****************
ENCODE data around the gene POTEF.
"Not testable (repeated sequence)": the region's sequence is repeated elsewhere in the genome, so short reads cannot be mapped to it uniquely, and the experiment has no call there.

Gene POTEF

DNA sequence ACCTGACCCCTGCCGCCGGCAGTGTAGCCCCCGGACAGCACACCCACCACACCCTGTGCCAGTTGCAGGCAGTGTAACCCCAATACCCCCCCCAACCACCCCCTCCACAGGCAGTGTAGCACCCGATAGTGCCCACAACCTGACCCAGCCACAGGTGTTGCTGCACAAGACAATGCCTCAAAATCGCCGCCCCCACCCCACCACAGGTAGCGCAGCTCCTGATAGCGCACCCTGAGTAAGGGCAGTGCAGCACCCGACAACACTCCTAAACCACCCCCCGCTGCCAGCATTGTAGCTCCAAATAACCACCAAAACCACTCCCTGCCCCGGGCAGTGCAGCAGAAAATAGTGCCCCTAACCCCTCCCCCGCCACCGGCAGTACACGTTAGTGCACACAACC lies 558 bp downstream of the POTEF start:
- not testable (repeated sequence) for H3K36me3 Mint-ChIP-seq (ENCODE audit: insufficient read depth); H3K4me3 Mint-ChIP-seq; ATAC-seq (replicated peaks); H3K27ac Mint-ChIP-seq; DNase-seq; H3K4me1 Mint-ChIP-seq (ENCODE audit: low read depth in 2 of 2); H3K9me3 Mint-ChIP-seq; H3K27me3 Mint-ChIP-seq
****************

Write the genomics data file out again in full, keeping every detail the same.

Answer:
ENCODE data around the gene POTEF.
"Not testable (repeated sequence)": the region's sequence is repeated elsewhere in the genome, so short reads cannot be mapped to it uniquely, and the experiment has no call there.

Gene POTEF

DNA sequence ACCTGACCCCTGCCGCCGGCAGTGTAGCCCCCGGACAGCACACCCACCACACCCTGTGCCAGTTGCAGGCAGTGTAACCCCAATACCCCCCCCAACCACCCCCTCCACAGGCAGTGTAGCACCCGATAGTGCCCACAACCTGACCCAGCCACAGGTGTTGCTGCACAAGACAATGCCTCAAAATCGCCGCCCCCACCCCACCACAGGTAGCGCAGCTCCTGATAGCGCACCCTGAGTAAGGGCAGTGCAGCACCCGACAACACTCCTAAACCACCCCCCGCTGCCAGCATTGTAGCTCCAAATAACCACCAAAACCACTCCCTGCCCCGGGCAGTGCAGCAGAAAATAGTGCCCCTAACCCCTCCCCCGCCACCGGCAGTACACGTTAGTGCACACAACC lies 558 bp downstream of the POTEF start:
- not testable (repeated sequence) for H3K36me3 Mint-ChIP-seq (ENCODE audit: insufficient read depth); H3K4me3 Mint-ChIP-seq; ATAC-seq (replicated peaks); H3K27ac Mint-ChIP-seq; DNase-seq; H3K4me1 Mint-ChIP-seq (ENCODE audit: low read depth in 2 of 2); H3K9me3 Mint-ChIP-seq; H3K27me3 Mint-ChIP-seq